Friday, January 28, 2011

Questions from Crisis, part 2

Continuing a sermon by Rev. Ronald W. Leichty at First EUB in North Manchester, Indiana (May 14, 1967).

Persons told me that this man [Dr. King] had no right to speak in our community. Students wrote into the newspaper indicating their conviction that this man was a communist. Shopkeepers were apprehensive. At least one was reported that he would lock his shop and leave town for the day because he was frightened. At least one other told me that they were ready to lock the shop on a moments notice as soon as any trouble that they expected erupted.

On the campus I found four general attitudes. One was to give Dr. King a fair hearing. One was an attitude by which the student would leave campus and not be a part, not be around. One group was planning to get up and leave in a mass protest as soon as the man came onto the stage. Another was going to stand and give him a rising ovation before he said a word. An African student at the college was telephoned with threats so often that he left town because he could not endure it.

At least one other clergyman besides myself received a telephone call before 7:00 that morning asking us to read books on how communism came to this country; with the obvious implication that we were ignorant on the subject, and that our actions indicated a sympathy either knowledgeable or without knowledge.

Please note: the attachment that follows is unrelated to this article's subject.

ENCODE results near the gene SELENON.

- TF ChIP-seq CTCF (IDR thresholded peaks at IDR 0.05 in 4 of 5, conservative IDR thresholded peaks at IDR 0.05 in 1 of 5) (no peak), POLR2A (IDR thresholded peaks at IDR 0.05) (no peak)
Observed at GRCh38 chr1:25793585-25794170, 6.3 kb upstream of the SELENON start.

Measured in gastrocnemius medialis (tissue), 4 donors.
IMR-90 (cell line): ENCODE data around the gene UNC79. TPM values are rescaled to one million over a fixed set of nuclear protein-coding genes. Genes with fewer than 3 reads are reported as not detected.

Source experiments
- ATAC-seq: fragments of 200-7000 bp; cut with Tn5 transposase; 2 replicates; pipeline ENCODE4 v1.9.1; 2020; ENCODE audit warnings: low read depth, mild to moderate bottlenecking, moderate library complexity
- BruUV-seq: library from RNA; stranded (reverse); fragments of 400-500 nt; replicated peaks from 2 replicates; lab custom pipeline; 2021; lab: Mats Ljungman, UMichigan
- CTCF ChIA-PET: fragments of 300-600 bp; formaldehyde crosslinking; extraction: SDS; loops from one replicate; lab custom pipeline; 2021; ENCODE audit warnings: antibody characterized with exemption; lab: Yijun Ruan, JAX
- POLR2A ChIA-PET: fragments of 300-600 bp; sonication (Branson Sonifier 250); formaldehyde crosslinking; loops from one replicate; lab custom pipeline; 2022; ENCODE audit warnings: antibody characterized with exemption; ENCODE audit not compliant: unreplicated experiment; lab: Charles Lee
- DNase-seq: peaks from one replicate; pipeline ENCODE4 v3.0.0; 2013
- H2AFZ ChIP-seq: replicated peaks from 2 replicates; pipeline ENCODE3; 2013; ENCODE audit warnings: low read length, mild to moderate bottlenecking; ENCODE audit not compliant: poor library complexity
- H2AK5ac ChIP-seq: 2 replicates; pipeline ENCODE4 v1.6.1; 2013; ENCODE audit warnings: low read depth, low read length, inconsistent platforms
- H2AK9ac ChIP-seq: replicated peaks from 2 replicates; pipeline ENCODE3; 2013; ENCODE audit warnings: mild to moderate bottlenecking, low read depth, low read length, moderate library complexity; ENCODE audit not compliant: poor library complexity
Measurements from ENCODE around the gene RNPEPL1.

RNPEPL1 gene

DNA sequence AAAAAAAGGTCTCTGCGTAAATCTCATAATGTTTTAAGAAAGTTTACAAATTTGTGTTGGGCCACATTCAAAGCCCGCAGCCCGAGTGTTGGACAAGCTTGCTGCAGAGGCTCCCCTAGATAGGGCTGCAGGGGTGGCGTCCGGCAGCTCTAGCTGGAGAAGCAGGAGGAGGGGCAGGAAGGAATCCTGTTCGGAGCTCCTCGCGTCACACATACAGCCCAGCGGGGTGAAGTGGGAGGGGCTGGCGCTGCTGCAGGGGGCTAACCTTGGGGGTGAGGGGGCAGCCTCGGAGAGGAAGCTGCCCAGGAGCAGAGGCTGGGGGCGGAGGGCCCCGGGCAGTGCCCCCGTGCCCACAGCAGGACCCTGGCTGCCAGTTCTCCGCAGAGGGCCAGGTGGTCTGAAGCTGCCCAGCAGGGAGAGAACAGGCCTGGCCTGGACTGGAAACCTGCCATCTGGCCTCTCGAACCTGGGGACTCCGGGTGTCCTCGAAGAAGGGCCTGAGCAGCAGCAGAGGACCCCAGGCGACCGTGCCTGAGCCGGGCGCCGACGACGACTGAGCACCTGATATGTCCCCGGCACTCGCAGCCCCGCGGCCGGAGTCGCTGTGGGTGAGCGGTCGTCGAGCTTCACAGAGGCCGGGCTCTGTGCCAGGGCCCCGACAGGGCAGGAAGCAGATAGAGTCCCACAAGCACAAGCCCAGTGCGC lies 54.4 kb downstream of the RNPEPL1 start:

Persons in our community whipped up fervor, making the vocal minority, which I am certain was a minority; but making this vocal minority seem bigger than it was. One person spoke in a group where I was in attendance said something like this: “Wherever this man goes, he causes trouble. If one stone is thrown, the whole town will be torn apart!”

I don’t know what you heard, but these are some of the things that I heard. And my friends, I was shocked. For this week I have been weak.

Dr. King did not come. And neither did the large group of Negroes from surrounding cities that had been promised for demonstration. And neither did the large group of rabble rousers arrive that had been anticipated. Indeed a demonstration on campus was so small that WANE-TV in reporting this incident said that they tried to make their numbers appear larger by each carrying two signs instead of one. The crowd in the auditorium was quiet and orderly.

The apprehensions proved unnecessary. But of this I am convinced, the fact of Dr. King’s appearance at this moment was unimportant and remains unimportant. What was and is of  greatest importance as I see it is evidence of feeling that has come into the open. A feeling and emotion that is still with us; and feelings that will remain as they are unless something positive is done about them.

to be continued

Friday, January 21, 2011

Questions from Crisis, part 1

A friend came across this sermon, preached by Rev. Ronald W. Liechty on May 14, 1967 at First Evangelical United Brethren Church in North Manchester, Indiana. It’s a picture into a time that for many of us is becoming too remote to understand. It also shows the courage of a preacher in a difficult time as he calls his people to a holy and devout life. It’s presented here with permission from Rev. Liechty.